Gaddis The Cold War Thesis

Gaddis The Cold War Thesis-71
Driven by the need to sustain economic prosperity and democracy at home, policymakers sought to create a global, free-market economy and to impose American political values on the world.Those who would not accept the American view were not only wrong but "incapable of thinking correctly." Faced with this unrelenting pressure to open their markets and societies to western goods and ideas, the Soviets were left with "no real choice on key issues." Walter La Feber provides a readable revisionist interpretation in America, Russia, and the Cold War, 1945-1992.

Driven by the need to sustain economic prosperity and democracy at home, policymakers sought to create a global, free-market economy and to impose American political values on the world.

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In the words of historian Geir Lundestad, America's Cold War domain was an "empire by invitation." In Preponderance of Power, Melvyn Leffler offers his own post-revisionist interpretation by focusing on the concept of "national security." Leffler agrees with Williams that the United States should assume great responsibility for the onset of the Cold War.

However, he thinks that American policymakers were "prudent" in their course of action.

These steps inhered substantial short-term risk because the strategy would almost surely appear threatening and aggressive to the Soviet Union.

However, bolstered by a brief atomic monopoly, policymakers pursued the creation of a world order hospitable to America's values and interests.

Driven by this fear, the United States engaged in a strategy of preponderance.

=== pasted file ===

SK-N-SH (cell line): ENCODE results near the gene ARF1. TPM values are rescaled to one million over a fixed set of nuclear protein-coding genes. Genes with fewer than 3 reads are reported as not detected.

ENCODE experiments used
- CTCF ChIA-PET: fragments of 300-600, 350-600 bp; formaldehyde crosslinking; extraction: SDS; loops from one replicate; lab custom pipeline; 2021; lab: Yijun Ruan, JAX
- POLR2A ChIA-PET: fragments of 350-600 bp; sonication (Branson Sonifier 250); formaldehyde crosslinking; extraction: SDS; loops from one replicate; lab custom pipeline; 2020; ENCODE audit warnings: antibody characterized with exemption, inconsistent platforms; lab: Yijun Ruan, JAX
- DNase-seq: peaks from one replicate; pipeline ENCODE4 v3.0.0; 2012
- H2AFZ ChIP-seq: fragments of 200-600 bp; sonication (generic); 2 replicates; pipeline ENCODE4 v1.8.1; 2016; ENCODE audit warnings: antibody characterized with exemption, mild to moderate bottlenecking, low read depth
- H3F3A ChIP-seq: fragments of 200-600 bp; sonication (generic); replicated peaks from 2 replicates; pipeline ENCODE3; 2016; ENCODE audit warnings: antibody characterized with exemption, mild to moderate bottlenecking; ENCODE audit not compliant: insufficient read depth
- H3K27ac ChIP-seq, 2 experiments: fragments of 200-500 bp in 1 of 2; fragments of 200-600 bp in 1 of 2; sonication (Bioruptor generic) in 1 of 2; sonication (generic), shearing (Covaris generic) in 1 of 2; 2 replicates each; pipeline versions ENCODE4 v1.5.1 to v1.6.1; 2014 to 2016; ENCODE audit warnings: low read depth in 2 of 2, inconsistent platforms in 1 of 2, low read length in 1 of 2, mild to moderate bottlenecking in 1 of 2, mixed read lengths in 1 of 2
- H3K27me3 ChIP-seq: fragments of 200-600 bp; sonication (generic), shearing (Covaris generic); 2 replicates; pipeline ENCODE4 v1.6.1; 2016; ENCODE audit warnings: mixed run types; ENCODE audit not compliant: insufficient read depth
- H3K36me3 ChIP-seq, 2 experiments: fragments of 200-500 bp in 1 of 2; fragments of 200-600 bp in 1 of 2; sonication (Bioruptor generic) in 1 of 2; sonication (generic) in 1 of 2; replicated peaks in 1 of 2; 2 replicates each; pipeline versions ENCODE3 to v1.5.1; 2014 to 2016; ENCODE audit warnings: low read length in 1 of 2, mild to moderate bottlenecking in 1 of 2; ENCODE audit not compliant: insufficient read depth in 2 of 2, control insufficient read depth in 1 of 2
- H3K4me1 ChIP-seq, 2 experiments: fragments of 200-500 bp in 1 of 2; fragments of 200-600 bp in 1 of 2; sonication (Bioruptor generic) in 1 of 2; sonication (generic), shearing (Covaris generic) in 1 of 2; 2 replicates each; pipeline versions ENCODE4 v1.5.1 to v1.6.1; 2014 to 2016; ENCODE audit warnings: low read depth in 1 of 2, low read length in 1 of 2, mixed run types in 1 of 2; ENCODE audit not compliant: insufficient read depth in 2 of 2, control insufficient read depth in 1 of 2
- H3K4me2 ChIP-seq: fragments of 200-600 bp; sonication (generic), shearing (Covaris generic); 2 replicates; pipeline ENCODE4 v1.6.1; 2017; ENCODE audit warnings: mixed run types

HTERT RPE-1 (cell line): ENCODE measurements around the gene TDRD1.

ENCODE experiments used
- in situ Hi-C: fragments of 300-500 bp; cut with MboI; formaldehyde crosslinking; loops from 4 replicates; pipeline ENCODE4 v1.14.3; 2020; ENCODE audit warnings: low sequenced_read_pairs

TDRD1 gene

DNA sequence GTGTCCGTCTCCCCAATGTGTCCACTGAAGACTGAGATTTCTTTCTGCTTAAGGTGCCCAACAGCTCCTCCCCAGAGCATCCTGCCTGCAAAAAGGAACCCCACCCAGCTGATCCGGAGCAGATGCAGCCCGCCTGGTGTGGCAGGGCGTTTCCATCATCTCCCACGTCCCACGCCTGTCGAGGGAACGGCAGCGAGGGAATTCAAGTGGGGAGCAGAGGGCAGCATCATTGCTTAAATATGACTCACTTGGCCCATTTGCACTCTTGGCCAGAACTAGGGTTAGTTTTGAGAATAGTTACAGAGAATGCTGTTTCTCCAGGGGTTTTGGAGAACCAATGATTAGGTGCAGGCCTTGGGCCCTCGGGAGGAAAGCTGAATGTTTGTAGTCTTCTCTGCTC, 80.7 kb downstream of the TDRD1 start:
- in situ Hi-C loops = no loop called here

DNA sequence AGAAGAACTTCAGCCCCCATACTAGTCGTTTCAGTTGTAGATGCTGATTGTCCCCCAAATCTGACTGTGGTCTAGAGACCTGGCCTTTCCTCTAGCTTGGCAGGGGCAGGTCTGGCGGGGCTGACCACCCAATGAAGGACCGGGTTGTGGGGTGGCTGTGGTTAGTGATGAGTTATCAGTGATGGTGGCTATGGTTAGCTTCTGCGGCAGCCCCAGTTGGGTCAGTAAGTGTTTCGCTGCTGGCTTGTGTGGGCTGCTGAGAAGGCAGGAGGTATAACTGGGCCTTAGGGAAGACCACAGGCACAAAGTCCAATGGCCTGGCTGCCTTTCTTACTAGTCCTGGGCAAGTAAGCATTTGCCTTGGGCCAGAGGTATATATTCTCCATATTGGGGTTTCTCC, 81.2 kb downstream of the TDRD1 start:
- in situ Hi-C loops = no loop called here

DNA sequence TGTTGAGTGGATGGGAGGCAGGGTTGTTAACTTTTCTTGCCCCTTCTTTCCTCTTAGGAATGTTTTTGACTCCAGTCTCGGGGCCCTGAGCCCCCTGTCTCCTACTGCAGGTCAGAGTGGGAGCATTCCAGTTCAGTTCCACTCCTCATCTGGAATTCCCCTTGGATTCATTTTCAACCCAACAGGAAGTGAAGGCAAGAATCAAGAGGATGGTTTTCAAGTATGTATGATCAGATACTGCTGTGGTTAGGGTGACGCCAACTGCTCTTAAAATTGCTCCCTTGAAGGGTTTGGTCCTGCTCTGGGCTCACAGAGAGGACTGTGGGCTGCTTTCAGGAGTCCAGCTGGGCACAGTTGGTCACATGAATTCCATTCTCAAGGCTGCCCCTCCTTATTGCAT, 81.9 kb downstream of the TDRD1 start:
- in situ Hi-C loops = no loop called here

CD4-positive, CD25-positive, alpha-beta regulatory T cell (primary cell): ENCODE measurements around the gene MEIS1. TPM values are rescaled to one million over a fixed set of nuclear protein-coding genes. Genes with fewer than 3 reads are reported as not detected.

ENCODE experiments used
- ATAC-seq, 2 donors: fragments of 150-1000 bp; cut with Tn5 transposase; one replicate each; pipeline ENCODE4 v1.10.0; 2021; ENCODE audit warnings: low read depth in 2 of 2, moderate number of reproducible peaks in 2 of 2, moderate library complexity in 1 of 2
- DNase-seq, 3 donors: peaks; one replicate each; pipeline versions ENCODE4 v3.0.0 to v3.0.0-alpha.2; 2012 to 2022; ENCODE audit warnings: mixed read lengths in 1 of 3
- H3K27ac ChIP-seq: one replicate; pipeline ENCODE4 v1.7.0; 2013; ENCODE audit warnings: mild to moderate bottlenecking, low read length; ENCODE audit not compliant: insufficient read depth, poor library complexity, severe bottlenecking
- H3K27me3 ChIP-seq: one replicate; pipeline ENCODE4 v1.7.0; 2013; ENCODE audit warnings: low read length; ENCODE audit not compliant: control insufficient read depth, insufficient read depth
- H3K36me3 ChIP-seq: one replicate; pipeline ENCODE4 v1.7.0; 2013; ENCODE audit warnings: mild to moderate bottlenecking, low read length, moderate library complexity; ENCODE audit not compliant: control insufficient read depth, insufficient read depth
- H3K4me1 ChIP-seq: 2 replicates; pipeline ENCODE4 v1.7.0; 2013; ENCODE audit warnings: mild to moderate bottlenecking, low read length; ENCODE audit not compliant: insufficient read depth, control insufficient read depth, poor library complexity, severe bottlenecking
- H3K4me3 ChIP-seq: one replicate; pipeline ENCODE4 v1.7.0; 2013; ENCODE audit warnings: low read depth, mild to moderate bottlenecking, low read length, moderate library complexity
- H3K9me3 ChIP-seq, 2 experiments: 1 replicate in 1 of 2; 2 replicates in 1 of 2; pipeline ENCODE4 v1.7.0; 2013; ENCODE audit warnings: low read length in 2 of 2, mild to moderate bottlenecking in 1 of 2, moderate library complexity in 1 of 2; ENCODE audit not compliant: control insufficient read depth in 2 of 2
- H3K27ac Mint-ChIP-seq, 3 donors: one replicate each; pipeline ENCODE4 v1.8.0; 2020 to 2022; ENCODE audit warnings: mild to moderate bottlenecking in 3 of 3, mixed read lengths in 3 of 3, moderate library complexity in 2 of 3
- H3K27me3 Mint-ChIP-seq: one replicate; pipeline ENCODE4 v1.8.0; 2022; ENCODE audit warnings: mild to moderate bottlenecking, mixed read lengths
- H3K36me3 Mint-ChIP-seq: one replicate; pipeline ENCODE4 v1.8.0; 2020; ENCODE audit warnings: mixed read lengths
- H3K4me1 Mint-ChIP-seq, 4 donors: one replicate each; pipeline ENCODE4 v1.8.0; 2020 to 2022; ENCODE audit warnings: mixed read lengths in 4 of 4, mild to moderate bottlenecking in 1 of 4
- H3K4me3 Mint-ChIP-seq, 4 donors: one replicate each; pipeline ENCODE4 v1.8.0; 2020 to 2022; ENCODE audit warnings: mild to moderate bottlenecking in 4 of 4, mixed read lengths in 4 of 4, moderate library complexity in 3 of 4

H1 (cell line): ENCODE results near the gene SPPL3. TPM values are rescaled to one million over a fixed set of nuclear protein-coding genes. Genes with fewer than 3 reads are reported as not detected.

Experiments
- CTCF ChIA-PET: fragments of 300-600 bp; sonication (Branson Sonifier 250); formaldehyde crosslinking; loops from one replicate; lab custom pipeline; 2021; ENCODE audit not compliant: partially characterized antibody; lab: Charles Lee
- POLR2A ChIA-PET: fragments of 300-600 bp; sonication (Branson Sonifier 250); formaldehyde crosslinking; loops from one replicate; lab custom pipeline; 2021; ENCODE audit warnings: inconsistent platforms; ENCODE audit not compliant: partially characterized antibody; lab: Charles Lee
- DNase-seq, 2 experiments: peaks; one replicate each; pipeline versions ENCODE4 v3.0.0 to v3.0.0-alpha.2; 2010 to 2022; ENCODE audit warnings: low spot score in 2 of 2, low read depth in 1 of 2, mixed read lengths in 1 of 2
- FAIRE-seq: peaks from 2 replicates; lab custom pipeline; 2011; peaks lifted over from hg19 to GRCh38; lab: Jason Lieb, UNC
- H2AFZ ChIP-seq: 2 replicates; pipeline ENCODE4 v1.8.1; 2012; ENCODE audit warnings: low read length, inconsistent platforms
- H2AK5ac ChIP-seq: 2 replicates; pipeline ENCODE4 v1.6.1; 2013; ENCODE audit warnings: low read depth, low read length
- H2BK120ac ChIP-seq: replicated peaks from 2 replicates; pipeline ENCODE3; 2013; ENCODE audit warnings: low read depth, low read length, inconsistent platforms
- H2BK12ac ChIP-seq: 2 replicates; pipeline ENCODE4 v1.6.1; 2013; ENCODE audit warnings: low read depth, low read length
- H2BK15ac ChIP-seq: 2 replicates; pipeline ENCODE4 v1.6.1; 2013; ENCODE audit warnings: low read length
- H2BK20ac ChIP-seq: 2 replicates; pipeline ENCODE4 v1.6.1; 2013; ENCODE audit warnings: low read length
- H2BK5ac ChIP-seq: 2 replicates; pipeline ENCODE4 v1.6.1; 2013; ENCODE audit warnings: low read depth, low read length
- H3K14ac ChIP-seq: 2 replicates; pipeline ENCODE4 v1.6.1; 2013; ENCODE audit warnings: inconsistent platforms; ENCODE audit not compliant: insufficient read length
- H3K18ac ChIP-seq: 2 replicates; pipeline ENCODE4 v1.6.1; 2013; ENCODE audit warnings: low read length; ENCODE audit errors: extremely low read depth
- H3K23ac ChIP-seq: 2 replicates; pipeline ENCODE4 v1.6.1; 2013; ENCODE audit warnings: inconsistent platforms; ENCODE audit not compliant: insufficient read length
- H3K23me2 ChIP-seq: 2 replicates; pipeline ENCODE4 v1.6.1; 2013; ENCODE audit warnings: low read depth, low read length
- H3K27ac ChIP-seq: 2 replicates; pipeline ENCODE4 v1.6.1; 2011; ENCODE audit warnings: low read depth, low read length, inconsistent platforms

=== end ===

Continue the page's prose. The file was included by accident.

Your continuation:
It sought to integrate Western Europe, the western occupation zones of Germany, and Japan into the American orbit, and link this "industrial core" with the Third World "periphery" and its vital markets and raw materials.Louis Halle presents a more nuanced though generally traditional interpretation in The Cold War as History.While rooting his analysis in "realism" and refusing to find fault with either side, he nonetheless presents the Cold War as a "power contest in which one expanding power has threatened to make itself predominant, and in which other powers have banded together in a defensive coalition to frustrate it." In the late 1950s, a few scholars began to question the orthodoxy of American passivity and Communist aggression.In The United States and the Origins of the Cold War, 1941-1947, Gaddis argues that the two nations' power positions in Europe after World War II meant that disagreements would inevitably arise; the Soviet quest for security, its ideology, and Stalin's leadership, combined with America's "illusion of omnipotence," built upon ideals, economic strength, and possession of the atomic bomb, ensured that the confrontation would be hostile.In a more recent book, We Now Know: Rethinking Cold War History, Gaddis shifts back toward a more traditional interpretation of the Cold War and restores Josef Stalin and the role of ideology to the center of his account; "as long as Stalin was running the Soviet Union," Gaddis concludes, "a cold war was unavoidable." He also suggests that great numbers of people, on both sides of the Iron Curtain, viewed the Cold War as a "contest of good and evil." While the United States did create a kind of Cold War empire, the civility, democratic tendencies, and humane behavior involved in its operation stood in sharp contrast to the coercive and repressive attributes of the Soviet sphere of influence.Thus, if the western powers acquiesced to Communist political power, the situation would have likely redounded to Moscow's long-term benefit as Communist countries aligned themselves with the Soviet Union.Over time, Soviet control of Eurasian resources could have threatened America's own security, economic prosperity, and democracy—as had been the case earlier with imperial Japan and Nazi Germany.Orthodox historians, many of whom were former Roosevelt or Truman administration officials, place primary responsibility for the Cold War on the Soviet Union.According to this view, Moscow's aggressive and expansionist tendencies stood in stark contrast to Washington's passive and defensive behavior.The United States faced "no greater weakness" in the battle for hearts and minds in the developing world than its domestic race problems, while Washington's determination to maintain stable anti-Communist governments at times slowed the pace of ending white rule in Africa.Over the long run, the Cold War "provided the context in American public life and in international affairs of the historic conflict between racial hierarchy and racial equality." While signs of Soviet-American tension were evident in the immediate aftermath of World War II (See VUS 12a), the "Cold War" did not clearly emerge until the United States had decided that cooperation with its erstwhile ally was no longer possible.

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